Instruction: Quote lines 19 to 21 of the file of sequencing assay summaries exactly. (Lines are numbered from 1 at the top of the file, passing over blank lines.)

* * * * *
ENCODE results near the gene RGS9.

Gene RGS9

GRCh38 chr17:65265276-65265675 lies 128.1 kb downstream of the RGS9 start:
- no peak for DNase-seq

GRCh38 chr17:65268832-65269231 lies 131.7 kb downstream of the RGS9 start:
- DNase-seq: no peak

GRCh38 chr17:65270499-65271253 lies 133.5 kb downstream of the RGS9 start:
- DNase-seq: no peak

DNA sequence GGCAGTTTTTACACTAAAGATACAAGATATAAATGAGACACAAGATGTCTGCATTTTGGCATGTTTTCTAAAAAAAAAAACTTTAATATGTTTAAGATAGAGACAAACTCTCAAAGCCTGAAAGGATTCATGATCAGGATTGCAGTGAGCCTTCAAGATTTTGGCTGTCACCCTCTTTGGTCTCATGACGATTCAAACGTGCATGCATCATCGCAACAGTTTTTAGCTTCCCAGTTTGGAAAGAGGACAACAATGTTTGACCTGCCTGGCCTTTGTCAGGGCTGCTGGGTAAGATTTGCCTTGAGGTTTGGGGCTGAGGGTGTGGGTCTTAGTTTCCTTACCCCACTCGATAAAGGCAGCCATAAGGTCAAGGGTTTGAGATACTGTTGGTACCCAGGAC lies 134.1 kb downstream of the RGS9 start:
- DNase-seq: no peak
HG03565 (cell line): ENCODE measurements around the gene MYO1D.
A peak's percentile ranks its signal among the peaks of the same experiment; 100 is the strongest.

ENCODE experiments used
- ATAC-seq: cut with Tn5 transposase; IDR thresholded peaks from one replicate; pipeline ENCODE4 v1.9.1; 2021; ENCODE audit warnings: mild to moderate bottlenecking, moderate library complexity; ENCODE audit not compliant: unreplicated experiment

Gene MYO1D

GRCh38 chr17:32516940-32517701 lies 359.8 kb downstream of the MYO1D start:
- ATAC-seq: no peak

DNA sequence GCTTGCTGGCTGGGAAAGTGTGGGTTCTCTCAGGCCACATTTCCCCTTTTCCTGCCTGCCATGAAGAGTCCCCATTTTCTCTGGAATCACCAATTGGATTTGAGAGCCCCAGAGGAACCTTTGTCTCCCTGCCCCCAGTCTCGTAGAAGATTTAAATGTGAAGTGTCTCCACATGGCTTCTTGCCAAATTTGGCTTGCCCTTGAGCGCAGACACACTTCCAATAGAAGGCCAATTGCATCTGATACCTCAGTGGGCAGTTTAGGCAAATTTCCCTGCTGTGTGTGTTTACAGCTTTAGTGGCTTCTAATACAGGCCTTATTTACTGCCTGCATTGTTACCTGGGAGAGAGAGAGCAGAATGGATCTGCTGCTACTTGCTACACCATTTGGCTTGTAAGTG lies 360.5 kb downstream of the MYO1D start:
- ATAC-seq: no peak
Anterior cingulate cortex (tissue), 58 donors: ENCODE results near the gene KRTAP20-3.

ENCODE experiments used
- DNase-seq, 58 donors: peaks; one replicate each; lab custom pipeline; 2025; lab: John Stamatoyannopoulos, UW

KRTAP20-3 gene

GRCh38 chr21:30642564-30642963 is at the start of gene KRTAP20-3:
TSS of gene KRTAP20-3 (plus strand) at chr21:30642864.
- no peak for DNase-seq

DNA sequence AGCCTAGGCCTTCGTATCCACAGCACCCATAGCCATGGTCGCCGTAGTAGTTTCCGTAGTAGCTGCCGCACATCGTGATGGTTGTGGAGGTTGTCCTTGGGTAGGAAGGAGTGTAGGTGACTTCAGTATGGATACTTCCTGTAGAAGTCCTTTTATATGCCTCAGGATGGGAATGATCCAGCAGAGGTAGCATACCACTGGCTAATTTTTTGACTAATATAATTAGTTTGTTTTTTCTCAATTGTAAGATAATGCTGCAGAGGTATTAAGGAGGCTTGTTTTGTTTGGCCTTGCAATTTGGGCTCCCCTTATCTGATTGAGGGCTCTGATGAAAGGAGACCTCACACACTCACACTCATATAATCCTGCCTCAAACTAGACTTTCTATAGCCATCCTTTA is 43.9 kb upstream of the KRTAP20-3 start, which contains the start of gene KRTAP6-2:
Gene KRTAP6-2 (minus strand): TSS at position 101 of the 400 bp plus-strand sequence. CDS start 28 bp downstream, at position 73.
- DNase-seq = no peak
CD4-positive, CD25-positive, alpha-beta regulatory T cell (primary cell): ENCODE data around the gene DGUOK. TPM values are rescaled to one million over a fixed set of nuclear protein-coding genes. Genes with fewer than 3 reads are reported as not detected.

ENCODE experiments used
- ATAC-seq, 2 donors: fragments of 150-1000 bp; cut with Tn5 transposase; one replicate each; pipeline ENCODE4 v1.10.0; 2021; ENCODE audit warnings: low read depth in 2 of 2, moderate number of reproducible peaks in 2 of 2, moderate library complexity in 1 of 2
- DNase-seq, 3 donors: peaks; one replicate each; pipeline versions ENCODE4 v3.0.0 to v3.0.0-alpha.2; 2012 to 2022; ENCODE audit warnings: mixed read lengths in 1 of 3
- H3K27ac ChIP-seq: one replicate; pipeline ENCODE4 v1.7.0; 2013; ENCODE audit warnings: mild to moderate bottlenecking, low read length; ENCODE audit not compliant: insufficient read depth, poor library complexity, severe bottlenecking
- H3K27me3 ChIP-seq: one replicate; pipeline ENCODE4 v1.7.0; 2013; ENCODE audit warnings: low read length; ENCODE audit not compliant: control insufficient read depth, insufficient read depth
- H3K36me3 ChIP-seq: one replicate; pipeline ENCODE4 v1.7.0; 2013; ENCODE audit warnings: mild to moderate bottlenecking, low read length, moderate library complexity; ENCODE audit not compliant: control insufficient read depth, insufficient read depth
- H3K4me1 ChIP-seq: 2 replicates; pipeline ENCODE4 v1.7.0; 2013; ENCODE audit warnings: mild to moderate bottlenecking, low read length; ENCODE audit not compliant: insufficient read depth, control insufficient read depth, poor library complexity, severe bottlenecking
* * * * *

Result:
- ATAC-seq: no peak
Anterior cingulate cortex (tissue), 58 donors: ENCODE results near the gene KRTAP20-3.

ENCODE experiments used